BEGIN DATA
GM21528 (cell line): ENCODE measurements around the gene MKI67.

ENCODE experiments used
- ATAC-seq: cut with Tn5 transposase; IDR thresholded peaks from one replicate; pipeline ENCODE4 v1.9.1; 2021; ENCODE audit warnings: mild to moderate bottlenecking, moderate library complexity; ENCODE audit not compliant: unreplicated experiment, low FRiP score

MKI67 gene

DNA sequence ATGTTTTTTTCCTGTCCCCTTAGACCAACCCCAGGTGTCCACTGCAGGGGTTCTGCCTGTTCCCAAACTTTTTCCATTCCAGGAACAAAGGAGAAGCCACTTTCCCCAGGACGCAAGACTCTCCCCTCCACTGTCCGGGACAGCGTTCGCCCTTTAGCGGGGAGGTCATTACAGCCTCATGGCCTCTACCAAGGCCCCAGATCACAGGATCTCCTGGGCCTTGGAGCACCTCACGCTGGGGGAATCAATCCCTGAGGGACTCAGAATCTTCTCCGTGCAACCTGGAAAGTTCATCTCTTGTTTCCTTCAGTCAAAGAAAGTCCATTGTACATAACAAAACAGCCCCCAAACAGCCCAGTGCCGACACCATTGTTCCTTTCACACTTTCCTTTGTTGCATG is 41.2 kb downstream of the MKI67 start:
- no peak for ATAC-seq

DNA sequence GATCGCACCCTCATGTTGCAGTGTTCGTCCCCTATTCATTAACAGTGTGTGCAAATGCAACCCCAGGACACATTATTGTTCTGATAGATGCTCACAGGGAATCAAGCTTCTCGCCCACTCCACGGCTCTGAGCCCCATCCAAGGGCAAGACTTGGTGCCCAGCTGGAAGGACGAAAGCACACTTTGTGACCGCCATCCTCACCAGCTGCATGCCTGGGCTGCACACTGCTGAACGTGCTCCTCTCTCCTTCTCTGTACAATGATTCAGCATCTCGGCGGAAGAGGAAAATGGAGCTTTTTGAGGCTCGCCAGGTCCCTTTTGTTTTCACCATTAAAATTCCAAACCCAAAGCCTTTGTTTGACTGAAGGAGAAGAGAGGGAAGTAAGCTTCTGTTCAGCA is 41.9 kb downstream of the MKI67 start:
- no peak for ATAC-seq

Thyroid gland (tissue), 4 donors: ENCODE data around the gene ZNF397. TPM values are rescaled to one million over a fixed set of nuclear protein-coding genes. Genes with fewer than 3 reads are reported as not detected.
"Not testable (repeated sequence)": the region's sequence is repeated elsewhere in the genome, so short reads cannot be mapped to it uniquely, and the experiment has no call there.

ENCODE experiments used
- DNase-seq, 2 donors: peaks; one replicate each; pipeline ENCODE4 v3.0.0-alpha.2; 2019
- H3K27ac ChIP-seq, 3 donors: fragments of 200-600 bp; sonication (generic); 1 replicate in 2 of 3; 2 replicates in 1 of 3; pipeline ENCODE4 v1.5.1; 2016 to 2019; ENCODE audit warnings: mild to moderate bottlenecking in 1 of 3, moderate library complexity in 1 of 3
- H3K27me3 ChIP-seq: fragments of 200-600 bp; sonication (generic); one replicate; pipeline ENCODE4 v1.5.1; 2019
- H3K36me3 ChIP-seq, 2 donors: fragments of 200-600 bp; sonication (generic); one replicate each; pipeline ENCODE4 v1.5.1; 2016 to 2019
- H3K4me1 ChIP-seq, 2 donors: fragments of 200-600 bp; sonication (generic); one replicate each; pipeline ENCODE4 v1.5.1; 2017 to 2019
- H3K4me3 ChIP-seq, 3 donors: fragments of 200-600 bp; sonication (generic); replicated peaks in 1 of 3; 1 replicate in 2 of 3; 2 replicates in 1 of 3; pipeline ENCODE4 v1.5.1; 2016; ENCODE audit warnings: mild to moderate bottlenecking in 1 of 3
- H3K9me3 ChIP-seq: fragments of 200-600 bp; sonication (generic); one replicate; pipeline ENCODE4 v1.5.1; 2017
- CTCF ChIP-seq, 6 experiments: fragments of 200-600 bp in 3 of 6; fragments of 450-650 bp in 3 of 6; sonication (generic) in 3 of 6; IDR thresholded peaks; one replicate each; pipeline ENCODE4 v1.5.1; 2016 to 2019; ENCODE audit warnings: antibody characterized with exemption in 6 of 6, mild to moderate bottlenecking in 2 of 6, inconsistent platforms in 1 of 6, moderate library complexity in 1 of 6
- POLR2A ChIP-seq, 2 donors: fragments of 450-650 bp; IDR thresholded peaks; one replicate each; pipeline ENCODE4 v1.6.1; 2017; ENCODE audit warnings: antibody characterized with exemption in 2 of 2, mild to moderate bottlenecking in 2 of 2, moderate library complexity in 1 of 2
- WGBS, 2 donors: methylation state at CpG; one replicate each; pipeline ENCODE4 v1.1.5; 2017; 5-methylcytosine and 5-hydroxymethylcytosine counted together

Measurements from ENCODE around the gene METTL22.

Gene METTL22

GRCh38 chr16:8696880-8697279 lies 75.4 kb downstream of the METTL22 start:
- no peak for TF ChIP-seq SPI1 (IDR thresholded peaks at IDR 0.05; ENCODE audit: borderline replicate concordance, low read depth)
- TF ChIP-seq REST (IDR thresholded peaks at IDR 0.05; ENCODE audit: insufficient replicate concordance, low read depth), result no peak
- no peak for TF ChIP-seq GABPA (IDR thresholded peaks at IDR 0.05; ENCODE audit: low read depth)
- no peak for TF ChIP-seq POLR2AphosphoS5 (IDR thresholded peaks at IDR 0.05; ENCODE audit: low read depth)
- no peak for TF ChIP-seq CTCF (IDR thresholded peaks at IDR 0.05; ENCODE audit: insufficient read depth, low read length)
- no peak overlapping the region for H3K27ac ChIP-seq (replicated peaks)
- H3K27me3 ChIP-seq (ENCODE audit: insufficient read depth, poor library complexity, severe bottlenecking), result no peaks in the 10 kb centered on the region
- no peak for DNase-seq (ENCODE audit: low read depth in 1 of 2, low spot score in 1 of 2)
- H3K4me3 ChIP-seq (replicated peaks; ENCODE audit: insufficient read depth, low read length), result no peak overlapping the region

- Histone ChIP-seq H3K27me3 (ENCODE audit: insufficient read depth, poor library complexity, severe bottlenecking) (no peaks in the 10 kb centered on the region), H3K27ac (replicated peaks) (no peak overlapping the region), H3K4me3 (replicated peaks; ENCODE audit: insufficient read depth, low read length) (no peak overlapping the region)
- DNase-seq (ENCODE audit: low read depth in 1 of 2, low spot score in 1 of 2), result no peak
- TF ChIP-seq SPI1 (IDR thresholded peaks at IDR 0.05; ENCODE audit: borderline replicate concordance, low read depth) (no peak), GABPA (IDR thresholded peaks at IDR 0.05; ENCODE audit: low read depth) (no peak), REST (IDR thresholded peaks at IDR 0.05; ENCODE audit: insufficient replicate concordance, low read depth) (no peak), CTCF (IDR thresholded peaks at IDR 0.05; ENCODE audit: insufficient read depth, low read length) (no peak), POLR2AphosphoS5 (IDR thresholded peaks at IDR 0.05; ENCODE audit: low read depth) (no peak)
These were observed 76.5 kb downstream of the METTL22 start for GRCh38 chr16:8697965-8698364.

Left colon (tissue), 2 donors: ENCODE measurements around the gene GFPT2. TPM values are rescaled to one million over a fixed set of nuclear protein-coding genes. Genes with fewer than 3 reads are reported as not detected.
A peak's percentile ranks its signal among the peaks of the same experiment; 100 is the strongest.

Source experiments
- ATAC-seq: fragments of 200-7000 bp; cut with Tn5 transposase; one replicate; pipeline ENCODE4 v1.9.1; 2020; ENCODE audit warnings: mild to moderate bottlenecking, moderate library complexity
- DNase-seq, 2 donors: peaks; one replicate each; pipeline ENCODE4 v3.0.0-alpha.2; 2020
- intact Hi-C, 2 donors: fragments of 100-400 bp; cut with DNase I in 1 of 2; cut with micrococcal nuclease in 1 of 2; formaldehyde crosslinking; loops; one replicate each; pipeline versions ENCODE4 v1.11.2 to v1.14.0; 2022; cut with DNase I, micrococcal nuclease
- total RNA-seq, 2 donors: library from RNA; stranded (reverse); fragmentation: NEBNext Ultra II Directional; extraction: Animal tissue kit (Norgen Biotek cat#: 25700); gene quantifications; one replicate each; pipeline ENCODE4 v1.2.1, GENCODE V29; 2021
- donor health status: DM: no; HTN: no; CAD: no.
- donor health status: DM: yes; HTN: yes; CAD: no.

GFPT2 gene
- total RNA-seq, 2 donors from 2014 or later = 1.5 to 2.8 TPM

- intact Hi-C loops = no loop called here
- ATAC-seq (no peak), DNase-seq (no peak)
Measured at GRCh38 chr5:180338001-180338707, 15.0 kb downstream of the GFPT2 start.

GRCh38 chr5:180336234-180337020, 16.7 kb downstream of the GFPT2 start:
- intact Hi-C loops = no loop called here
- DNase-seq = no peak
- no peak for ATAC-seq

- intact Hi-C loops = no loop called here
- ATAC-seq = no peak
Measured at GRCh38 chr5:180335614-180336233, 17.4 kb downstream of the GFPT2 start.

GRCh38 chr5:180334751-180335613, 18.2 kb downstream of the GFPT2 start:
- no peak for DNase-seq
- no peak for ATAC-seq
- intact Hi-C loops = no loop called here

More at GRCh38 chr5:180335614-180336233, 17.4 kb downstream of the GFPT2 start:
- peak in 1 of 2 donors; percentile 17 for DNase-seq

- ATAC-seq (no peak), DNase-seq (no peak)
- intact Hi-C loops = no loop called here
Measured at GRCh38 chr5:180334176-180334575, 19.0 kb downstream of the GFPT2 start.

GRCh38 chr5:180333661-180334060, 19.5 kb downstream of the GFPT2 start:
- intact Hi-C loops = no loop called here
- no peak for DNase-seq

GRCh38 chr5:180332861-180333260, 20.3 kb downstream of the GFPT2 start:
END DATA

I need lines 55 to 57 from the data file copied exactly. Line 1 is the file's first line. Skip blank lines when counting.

- no peak for ATAC-seq

- intact Hi-C loops = no loop called here
- ATAC-seq = no peak